New Flashbulbs Test Report

[Meggaflash Icon]Meggaflash Technologies Ltd., of Ennis, County Clare, Republic of Ireland, is now manufacturing three types of flashbulbs.  Their Medium Peak PF200 bulb meets the specifications of the Type 2 bulb formerly manufactured by Sylvania, and their Slow Peak PF300 bulb matches the old Sylvania Type 3 bulb.  Meggaflash also offers a Flood PF330 bulb illuminating for over 1.5 seconds for flood flash use with high-speed motion picture film.

All three bulbs are in the screw-mount Mazda base, and work with Graflex and Graflite 3-cell and similar flash handles with 7" reflectors. The bulbs are being manufactured now, ensuring a steady supply, and are shipped in a new, modern package.

Graflex.Org Tests

Graflex.Org carried out a test of three PF300 bulbs, and found them to perform as advertised.  The PF300 bulb is used at up to 1/25 or 1/30th second, but we chose to use it open shutter to avoid any possible synchronization errors.

Due to the intensity of the bulb and the safety factor, we felt an outdoor, inanimate subject was appropriate. Since the guide number of the PF300 bulb at ISO 400 is about 1150, the subject distance had to be at least 50 feet even to give an exposure of f/32.

[Water Tower Shot]We chose an historic cylindrical concrete water tower in downtown Palo Alto, California, that appears to be about 80 feet tall.  We positioned a Pacemaker Speed Graphic about 75 feet away, and used a 75mm Pentax SMC lens from a Pentax 6x7, mounted with a cardboard lens board fashioned for the evening.  The lens produced a circular image that didn't quite cover 4x5, but we cropped it to about 6x6cm to produce the image shown at left.

To match the suggested guide number of 1150, we chose f/16, and gave normal development to the resulting Ilford FP5 negative.  The resulting exposure showed plenty of illumination from the ground up to the top of the tower.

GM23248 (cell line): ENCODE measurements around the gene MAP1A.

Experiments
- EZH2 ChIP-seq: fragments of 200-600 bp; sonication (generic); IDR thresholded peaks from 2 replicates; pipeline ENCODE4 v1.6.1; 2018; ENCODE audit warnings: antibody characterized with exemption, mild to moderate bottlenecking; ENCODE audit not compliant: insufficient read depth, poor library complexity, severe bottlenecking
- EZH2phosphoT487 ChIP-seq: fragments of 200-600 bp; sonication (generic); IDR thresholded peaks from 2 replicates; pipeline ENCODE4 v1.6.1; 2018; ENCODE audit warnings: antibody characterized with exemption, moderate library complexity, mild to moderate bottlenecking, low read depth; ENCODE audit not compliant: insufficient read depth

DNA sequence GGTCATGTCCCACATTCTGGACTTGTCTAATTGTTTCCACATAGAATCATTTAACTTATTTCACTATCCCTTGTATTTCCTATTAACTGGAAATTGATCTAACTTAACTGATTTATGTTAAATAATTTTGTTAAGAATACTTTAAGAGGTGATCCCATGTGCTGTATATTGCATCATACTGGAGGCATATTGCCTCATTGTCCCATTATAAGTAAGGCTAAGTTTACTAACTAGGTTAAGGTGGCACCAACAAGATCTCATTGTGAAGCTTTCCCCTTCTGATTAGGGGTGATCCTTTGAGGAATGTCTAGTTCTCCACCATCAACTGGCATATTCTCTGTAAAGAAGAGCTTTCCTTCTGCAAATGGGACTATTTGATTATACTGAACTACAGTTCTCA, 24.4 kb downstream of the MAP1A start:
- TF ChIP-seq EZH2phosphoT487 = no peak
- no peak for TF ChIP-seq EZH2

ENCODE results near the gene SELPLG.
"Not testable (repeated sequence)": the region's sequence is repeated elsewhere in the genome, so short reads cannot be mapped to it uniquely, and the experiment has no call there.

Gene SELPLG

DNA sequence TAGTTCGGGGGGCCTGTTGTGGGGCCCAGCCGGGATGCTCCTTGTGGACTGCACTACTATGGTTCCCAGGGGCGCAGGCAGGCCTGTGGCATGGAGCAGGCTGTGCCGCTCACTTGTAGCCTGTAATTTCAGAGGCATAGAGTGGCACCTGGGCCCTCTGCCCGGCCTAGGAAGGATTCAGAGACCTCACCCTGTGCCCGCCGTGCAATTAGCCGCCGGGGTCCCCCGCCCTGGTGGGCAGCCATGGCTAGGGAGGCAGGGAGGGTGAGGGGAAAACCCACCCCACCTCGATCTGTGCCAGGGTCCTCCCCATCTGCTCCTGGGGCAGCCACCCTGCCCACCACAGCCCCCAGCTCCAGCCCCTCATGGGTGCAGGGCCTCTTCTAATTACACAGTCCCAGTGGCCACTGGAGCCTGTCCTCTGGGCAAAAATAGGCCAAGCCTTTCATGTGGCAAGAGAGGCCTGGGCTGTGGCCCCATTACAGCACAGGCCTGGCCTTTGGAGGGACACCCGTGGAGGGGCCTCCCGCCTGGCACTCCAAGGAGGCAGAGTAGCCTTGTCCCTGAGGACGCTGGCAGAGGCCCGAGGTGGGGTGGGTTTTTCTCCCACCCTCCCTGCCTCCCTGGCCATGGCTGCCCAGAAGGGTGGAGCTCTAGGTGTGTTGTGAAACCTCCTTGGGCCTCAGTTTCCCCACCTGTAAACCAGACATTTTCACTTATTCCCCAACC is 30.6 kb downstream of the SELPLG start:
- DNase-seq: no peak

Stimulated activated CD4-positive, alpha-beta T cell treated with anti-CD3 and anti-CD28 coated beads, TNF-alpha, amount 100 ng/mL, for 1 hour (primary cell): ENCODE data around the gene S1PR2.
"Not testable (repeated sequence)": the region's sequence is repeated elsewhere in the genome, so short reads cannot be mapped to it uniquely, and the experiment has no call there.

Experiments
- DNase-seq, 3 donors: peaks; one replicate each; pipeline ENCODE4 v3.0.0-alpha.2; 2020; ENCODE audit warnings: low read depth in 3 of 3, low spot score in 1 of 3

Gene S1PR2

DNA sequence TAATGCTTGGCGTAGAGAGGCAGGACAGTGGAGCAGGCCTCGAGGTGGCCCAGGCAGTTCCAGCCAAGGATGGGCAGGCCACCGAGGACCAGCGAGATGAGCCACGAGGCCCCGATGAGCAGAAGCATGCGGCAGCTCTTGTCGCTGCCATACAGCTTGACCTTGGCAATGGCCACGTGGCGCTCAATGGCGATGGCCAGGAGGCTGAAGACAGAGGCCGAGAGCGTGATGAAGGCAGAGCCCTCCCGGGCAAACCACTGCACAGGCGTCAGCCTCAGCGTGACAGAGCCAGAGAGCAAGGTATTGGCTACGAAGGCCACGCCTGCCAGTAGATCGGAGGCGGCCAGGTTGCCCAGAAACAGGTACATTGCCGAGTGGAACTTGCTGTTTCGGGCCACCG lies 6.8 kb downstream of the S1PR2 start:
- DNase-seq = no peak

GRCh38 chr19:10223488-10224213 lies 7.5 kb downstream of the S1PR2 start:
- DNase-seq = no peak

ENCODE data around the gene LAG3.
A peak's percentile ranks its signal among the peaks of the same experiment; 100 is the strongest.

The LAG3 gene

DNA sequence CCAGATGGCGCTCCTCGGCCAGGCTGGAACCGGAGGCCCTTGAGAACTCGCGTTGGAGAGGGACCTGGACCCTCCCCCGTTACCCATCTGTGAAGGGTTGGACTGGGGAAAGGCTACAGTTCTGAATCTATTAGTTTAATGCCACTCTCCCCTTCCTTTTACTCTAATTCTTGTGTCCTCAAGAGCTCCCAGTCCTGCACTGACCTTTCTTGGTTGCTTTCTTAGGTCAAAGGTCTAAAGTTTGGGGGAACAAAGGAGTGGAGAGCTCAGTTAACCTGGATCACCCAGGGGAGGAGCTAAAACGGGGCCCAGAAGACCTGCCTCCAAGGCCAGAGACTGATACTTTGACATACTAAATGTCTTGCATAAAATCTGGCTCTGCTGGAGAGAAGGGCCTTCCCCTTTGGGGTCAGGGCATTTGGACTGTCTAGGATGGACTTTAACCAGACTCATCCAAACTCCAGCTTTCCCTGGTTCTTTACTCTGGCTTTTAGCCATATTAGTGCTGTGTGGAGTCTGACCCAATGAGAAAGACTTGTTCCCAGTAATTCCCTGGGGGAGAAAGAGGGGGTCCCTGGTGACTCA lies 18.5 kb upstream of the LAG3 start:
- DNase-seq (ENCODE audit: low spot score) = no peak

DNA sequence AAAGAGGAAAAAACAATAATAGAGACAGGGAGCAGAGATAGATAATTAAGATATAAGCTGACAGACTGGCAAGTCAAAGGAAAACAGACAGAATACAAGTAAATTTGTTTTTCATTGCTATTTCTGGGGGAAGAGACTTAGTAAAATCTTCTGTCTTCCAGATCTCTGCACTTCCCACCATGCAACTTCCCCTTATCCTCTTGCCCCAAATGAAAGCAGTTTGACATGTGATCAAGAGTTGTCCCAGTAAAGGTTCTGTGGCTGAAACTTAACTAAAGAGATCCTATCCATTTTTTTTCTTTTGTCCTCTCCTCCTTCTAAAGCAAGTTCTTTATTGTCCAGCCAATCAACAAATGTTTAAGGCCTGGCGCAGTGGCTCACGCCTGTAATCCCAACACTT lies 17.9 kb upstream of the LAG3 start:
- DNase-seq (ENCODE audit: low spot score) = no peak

For safety, we grounded ourselves to eliminate static electricity, removed the batteries from the Graflite 3-cell flash handle, and screwed the bulb into the base.  After centering the bulb in the 7" reflector, we pointed it away and carefully inserted the batteries.  Since the Pentax lens has no shutter, we used the T setting on the focal plane shutter, and tripped it just before the flashbulb and tripped it again to close just after..  Since we were using open flash, there was no need to use a synchronization cable, so we positioned the bulb far right of the camera to give interesting shadows.

We made two additional exposures at f/8 an at f/4.5 (wide open).  Both of these sheets were over exposed and showed an insufficient depth of field to cover near objects and to make up for our dark-induced errors in focus on the subject. (Focusing at night in the dark was difficult, but we did our best by shining a flashlight on the water tower and focusing on it.)

None of the bulbs failed to fire.  The plastic safety covering showed the usual crackling and brown spots, but all of the bulbs remained intact afterwards.  One bulb did evidence a bit of "guttering" inside for about one second, but this effect seems to be normal in flash bulbs, and we've observed it even in Press 25 bulbs.


Meggaflash is producing reliable bulbs for special needs, including large-format outdoor photography and scientific uses such as destructive testing and high speed motion picture photography.  Perhaps if there is enough of a market for Press flash bulbs, we can convince them to turn their manufacturing capabilities to making replacements for the GE #5, Press 25, Press 40, and GE #11 and #22 bulbs that we all use.

Read the history of Meggaflash for contact information.

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